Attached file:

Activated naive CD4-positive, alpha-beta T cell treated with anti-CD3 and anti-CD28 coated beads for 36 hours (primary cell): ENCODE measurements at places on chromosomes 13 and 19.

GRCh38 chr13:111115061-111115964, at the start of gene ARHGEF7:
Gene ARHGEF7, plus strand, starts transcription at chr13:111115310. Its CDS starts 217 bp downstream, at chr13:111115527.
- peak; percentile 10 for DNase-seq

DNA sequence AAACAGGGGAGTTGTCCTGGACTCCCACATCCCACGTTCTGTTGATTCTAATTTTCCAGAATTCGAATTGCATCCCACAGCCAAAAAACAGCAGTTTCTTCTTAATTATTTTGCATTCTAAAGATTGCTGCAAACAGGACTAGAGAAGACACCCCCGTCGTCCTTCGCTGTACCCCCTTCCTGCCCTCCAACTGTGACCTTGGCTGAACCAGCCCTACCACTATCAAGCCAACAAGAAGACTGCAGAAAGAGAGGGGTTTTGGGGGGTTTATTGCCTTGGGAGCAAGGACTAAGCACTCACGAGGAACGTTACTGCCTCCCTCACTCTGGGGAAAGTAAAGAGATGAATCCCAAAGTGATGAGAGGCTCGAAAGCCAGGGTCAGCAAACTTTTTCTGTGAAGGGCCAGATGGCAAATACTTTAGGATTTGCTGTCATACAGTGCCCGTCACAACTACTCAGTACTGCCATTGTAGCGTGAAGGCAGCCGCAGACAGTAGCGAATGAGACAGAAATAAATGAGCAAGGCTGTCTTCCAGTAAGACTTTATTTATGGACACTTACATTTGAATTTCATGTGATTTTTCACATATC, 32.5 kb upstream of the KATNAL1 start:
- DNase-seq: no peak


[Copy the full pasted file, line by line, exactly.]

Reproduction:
Activated naive CD4-positive, alpha-beta T cell treated with anti-CD3 and anti-CD28 coated beads for 36 hours (primary cell): ENCODE measurements at places on chromosomes 13 and 19.

GRCh38 chr13:111115061-111115964, at the start of gene ARHGEF7:
Gene ARHGEF7, plus strand, starts transcription at chr13:111115310. Its CDS starts 217 bp downstream, at chr13:111115527.
- peak; percentile 10 for DNase-seq

DNA sequence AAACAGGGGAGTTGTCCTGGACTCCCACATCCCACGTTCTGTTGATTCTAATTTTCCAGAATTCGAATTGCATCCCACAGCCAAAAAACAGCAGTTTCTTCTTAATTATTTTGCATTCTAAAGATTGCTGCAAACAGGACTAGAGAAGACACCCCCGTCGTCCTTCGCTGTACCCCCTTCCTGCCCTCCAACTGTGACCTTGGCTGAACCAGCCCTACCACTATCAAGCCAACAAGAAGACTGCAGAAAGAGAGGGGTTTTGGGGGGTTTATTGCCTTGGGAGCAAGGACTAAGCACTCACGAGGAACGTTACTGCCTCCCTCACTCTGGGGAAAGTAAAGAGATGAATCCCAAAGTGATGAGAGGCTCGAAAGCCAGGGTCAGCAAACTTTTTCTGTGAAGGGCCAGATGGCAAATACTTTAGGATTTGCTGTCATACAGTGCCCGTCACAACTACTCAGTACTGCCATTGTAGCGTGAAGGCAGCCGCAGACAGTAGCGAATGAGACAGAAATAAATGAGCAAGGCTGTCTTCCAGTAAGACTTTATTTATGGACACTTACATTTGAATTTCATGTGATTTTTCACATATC, 32.5 kb upstream of the KATNAL1 start:
- DNase-seq: no peak